There was only a brief period in my life where i listened to personal music players. I remember being very excited to get a CD walkman when i was 17 or so, but in reality i rarely used it. Then there was a stretch of about 5 years when i got into digital music and listened during my commute... And then i stopped, because i found listening to music during my commute was dissociative, and made it even more difficult for me to click "into" and "out of" work mode. I just got into a daze.
That music making me dissociate thing is something that happens outside of personal music players too. When there is music, i find it very hard to hear anything anyone is saying to me. Perhaps it's because i don't really want to. Well-crafted sounds just suck me in, put me somewhere where the profane world seems distant and irrelevant. This makes it inconvenient for me to listen to music while i work or while i am trying to do something - anything - else. If i enjoy the music, then that's all there is for me.
Perhaps that's why i spent so much time in my past actively listening to music - whether writing it or DJing it or (more often) going out to parties and dancing to it.
When i moved to Berlin, it was specifically because it's the world capital of electronic music, and electronic music is one of the core passions that has not changed for me since i was a child. I thought i would immerse myself in the music, that my already substantial monthly purchases would increase and that i would finally get serious about writing my own stuff.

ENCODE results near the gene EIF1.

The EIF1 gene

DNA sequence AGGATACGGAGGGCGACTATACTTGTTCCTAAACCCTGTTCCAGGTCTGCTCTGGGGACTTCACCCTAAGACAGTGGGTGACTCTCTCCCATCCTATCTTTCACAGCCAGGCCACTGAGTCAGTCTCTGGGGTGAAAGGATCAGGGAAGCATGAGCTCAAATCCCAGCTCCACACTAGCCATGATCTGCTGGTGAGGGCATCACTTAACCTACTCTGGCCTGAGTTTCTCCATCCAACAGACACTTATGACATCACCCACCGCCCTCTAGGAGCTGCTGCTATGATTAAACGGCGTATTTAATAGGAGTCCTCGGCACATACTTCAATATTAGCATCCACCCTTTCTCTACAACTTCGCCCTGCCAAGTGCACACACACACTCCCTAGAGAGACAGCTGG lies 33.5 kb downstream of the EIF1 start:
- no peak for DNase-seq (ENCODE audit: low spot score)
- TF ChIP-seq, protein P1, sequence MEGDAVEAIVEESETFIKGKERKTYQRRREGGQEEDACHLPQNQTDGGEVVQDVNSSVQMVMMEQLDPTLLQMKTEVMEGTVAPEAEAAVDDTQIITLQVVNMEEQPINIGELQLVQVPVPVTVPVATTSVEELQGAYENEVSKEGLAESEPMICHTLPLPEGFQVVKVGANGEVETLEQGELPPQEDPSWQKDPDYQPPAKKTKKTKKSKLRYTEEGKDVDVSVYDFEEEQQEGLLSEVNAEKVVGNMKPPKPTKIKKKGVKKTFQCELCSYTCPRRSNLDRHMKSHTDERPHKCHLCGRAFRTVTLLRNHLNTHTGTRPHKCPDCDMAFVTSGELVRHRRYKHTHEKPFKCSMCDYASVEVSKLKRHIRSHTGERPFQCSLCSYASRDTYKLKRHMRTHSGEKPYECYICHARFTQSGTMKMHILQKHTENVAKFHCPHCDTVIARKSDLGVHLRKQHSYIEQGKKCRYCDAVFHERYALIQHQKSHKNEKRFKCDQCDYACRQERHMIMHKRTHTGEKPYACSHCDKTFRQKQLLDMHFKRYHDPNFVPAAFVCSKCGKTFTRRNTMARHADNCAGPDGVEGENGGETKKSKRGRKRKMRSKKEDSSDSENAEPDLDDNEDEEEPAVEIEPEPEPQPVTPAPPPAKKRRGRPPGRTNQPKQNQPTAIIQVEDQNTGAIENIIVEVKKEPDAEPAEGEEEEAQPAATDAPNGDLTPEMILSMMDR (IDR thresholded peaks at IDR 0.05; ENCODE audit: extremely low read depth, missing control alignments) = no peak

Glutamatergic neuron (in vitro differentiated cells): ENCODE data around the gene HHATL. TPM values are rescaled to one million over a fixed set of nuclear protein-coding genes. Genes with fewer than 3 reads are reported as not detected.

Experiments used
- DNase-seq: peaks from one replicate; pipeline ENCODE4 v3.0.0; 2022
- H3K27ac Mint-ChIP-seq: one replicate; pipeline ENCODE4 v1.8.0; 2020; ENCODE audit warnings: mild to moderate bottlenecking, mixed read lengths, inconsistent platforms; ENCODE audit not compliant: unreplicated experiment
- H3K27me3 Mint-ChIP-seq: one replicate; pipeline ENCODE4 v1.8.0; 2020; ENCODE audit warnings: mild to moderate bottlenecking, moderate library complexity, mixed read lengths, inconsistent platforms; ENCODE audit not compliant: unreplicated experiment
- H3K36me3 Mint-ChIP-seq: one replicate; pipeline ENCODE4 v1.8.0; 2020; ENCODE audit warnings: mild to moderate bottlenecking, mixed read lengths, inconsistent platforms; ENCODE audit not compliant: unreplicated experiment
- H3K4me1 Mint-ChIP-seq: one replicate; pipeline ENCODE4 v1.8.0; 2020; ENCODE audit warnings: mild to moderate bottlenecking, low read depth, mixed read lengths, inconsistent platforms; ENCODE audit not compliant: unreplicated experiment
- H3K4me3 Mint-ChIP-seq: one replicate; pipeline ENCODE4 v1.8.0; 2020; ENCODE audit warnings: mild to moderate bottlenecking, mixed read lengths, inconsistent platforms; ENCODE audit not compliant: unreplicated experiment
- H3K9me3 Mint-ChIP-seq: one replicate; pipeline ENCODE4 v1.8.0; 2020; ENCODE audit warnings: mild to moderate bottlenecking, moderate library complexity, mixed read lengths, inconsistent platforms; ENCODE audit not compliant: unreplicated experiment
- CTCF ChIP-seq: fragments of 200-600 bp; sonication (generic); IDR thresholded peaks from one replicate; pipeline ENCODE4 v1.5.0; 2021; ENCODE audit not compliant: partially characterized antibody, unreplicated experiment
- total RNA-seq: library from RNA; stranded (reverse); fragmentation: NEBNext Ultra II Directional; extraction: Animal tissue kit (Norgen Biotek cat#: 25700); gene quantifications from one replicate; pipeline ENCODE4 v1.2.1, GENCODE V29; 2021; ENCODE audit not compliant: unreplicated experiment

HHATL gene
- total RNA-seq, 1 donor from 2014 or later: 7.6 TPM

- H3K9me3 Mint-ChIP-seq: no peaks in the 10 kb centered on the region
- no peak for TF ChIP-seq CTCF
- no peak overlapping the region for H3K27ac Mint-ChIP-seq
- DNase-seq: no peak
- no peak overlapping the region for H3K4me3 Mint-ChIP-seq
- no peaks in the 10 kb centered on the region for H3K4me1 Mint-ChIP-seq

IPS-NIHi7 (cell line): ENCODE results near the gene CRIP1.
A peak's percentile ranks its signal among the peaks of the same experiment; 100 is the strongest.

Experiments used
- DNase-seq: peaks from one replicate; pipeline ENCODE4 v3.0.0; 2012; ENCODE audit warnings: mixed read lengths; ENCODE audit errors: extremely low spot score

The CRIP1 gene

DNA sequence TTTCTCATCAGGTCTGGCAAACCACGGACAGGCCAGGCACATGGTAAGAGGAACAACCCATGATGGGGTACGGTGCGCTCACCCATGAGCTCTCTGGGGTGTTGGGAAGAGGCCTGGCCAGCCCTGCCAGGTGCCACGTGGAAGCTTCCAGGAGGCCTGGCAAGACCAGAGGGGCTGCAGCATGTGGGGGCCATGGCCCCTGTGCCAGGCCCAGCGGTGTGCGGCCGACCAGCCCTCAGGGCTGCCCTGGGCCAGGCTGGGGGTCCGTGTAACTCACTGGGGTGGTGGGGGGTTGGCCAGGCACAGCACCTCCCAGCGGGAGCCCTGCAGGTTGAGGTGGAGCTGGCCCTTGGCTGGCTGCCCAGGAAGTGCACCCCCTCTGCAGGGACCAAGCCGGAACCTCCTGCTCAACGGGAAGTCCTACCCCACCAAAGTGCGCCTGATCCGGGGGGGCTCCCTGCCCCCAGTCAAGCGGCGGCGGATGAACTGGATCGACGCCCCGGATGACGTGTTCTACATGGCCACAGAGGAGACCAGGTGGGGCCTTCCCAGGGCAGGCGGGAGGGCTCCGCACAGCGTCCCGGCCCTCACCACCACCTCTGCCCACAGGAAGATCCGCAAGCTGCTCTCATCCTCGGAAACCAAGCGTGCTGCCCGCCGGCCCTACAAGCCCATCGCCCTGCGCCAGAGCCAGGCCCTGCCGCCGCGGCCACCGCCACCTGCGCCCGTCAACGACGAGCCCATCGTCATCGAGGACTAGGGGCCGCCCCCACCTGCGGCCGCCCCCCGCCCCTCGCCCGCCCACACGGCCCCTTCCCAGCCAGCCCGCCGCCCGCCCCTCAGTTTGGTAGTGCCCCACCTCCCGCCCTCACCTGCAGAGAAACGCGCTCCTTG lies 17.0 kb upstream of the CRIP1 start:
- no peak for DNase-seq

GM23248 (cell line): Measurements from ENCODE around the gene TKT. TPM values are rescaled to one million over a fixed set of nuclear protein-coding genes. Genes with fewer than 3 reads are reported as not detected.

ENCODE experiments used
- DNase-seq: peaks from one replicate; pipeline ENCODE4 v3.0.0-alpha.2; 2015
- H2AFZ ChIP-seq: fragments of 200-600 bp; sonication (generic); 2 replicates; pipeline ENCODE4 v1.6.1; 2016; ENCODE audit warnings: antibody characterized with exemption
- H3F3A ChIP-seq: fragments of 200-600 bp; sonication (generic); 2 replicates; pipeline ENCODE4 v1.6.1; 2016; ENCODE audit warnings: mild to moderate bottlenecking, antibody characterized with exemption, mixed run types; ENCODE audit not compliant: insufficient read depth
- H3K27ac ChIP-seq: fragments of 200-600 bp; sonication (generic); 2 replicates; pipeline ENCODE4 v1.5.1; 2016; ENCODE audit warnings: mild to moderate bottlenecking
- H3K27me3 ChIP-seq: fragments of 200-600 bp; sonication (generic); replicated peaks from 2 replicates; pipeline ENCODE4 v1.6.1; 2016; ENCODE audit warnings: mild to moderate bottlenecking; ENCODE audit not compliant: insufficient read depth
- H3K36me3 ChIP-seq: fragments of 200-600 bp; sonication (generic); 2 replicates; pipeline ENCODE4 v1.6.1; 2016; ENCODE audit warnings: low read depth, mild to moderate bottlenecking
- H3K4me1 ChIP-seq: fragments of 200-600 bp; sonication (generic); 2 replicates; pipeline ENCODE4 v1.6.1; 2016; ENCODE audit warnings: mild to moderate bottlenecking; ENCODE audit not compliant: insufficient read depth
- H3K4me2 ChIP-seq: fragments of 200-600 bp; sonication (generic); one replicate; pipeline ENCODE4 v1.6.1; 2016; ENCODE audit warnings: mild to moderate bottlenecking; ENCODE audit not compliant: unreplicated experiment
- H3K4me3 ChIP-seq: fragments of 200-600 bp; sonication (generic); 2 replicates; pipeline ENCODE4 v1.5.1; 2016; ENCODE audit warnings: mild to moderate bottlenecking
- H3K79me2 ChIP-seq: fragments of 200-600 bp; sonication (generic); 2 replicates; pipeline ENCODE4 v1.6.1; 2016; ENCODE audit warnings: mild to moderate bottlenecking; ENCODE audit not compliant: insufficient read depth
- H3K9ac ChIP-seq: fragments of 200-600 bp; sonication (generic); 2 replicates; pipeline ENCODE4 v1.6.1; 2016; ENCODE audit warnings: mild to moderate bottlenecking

As it turned out, the opposite happened. In Berlin there is so much opportunity to enjoy electronic music, so many different clubs, so many musicians, so many DJs... If you're into it you can just walk around and overdose by osmosis. You don't even need to try. You don't need to dig. You don't need to go out of your way to support the only promoter in town who throws the occasional gig where music you like is played. Berlin lets you be a completely lazy raver.
And then i left. Electronic music here is very different from Berlin. Well, anywhere would be. There are nightclubs, but they are actual night fucking clubs here, not day clubs, and i am too old and tired to stay up till 11pm just to listen to music. Beatport isn't blocked, so i could still buy music if i wanted, but when would i listen?
I guess days like today, when it's the weekend and raining outside and television ain't much because of America's summer break.
Most music i hear lately is from the old ladies exercising in public squares. The groups come together fairly organically - new groups are just a ragtag bunch with a ghettoblaster, but when enough people start turning up they spring for a proper sound system with bass for miles. The dancing only lasts for a couple hours after breakfast and dinner, which i guess is why the authorities don't bother breaking it up. Or maybe after all the fuss ~5 years ago it's just become an accepted part of modern life now. Either way, it's a wonderful use of the public space.